Archive for December 2013

Slow Food UW Cafe Lunch – 12/11

December 11th, 2013 — 9:34am

Everyone gets excited about a food project when Underground Food Collective is involved and this week’s Slow Food UW Cafe was no exception. Jonny Hunter from UFC was in the kitchen to manage this week’s food prep, and students from Slow Food UW assisted. I’m sure the students were more than happy to let Jonny take the lead, as most are probably frantically preparing for finals next week. I love that Jonny helps at the Cafe once or twice a year (usually at the end of the semester) to lend his talent to the organization and mentor students who are eager to pursue a similar career path.

The menu was simple: savory sauerkraut pancakes with crispy pork and a cranberry and yogurt relish for $6. There was also a vegetarian option available (the same dish but without pork) at the same price point.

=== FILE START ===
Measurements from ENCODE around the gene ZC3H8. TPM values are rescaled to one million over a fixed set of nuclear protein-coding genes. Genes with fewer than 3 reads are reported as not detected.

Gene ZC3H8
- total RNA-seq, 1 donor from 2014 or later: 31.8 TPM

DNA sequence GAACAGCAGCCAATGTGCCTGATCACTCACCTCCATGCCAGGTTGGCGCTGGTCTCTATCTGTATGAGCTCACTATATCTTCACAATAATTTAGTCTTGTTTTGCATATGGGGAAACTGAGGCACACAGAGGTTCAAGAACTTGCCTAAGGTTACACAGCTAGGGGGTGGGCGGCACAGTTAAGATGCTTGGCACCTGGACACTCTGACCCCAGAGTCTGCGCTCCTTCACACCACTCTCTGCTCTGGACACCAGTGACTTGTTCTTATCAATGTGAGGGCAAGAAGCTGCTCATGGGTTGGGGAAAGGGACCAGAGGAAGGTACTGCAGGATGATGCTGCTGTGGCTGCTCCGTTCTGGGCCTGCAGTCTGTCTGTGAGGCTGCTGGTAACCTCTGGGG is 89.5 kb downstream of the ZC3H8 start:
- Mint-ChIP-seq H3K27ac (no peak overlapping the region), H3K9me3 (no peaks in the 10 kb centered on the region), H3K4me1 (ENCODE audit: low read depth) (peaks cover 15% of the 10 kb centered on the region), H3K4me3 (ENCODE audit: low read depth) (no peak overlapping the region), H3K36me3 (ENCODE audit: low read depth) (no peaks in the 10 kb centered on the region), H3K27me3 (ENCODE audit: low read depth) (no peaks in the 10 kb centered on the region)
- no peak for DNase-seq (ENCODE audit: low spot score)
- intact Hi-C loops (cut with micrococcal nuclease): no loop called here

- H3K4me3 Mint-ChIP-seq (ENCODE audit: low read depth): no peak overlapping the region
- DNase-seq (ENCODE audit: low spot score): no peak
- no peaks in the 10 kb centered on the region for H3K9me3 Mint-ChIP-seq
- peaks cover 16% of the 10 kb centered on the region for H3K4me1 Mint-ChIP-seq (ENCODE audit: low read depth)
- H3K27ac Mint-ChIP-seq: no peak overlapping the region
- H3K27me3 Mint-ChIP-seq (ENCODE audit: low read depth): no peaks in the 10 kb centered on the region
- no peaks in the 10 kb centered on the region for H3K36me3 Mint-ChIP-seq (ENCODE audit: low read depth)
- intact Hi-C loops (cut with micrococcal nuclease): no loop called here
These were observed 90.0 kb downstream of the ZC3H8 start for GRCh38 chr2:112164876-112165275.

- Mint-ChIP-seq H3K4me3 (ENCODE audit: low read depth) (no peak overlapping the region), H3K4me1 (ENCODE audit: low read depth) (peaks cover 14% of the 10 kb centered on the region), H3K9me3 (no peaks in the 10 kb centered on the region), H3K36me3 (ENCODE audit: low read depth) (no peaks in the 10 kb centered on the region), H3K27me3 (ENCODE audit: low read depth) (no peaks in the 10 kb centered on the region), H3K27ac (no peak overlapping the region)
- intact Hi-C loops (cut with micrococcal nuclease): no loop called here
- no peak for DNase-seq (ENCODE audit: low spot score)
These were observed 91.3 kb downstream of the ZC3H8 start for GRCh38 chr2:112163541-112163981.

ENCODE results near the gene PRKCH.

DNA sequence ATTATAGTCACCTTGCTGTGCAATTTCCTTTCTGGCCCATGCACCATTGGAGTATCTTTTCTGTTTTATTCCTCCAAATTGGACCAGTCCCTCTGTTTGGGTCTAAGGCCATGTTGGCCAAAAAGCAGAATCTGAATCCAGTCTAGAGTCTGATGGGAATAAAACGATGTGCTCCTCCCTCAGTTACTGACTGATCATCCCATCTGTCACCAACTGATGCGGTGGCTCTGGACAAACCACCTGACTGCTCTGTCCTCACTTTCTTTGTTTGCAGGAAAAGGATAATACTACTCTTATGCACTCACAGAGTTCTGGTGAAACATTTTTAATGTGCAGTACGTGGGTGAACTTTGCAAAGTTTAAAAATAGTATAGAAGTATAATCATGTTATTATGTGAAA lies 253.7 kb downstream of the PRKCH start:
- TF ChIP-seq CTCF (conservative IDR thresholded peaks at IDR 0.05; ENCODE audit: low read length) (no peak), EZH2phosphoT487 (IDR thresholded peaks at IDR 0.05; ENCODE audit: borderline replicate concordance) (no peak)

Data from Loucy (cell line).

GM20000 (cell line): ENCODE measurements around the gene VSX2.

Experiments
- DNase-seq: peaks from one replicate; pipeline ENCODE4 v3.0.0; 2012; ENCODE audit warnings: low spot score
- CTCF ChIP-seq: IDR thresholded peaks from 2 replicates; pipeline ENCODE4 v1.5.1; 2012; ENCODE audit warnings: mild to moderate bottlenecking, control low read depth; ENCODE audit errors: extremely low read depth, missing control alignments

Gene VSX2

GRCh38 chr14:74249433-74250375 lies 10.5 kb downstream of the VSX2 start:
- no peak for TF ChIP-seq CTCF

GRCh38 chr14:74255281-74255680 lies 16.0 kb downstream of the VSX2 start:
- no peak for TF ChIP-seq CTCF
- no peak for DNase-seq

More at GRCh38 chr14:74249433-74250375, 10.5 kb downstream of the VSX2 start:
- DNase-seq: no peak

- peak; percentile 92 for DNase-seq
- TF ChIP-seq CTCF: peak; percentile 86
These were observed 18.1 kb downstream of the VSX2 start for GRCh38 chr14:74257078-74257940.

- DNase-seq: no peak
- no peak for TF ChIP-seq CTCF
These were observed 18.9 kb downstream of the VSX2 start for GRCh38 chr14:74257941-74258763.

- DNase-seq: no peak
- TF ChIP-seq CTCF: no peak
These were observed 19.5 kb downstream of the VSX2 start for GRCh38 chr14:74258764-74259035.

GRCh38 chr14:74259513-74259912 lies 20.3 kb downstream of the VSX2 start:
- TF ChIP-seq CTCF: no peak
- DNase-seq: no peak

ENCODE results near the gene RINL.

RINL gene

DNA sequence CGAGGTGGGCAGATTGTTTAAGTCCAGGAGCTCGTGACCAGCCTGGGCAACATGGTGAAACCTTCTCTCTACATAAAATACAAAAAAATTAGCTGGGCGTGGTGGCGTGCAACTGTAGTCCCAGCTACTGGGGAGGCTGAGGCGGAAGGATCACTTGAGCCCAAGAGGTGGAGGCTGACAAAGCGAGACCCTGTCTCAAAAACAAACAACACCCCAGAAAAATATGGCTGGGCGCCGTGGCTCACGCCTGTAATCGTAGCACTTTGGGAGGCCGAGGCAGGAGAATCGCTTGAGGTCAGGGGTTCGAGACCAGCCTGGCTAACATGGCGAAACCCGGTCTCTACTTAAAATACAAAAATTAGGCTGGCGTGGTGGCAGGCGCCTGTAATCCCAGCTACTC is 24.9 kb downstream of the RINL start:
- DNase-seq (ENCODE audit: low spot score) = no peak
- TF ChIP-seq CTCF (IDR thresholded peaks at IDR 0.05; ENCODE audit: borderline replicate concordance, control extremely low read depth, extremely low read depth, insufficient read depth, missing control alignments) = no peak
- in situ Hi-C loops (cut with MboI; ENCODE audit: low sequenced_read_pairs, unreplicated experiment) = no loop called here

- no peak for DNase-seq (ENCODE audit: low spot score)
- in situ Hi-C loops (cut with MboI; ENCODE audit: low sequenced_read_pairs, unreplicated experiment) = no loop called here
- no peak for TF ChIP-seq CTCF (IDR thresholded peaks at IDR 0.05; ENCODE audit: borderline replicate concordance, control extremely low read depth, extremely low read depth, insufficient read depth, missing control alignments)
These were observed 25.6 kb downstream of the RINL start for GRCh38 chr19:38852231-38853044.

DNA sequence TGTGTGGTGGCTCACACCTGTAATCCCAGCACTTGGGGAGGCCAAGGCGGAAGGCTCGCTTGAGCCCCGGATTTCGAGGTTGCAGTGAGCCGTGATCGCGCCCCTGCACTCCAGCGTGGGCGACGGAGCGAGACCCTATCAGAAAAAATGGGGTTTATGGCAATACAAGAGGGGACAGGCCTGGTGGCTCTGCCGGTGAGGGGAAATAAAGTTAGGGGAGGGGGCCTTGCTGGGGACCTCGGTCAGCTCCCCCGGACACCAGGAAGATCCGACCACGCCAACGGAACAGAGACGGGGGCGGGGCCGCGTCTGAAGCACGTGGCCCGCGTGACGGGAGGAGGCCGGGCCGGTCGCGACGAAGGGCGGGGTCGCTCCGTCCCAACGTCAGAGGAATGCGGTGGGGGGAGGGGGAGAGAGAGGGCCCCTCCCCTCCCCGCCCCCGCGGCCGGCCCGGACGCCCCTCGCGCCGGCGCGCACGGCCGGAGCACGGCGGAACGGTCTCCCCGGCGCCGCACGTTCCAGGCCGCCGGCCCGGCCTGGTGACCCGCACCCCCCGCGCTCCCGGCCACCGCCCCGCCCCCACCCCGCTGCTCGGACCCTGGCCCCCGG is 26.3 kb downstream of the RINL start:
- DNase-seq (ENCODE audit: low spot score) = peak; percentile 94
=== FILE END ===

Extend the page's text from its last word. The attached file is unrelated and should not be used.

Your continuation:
When I walked in to the dining room at 11:30, it was smoky and chaotic—they seemed to be a little behind in setting up. Food delivery was also a little rocky. Instead of calling out names and delivering plates like usual, there was a different system where diners lined up to grab a finished plate off a staging table. It created crowds around the kitchen doors, and confusion among diners who are familiar with a different system. Luckily, the kitchen eventually realized it wasn’t going too smoothly and reverted back to the old  system.

Once I got my lunch, the smokiness and chaotic feeling in the dining room quickly faded away. Going in, I wasn’t expecting much. Sauerkraut pancakes didn’t sound particularly appealing to me. But it was hands down the best meal at Slow Food UW Cafe all semester. And there have been some great meals this year! The smokiness now imbedded in my hair and clothing is nothing. I will dream about this meal for a long time.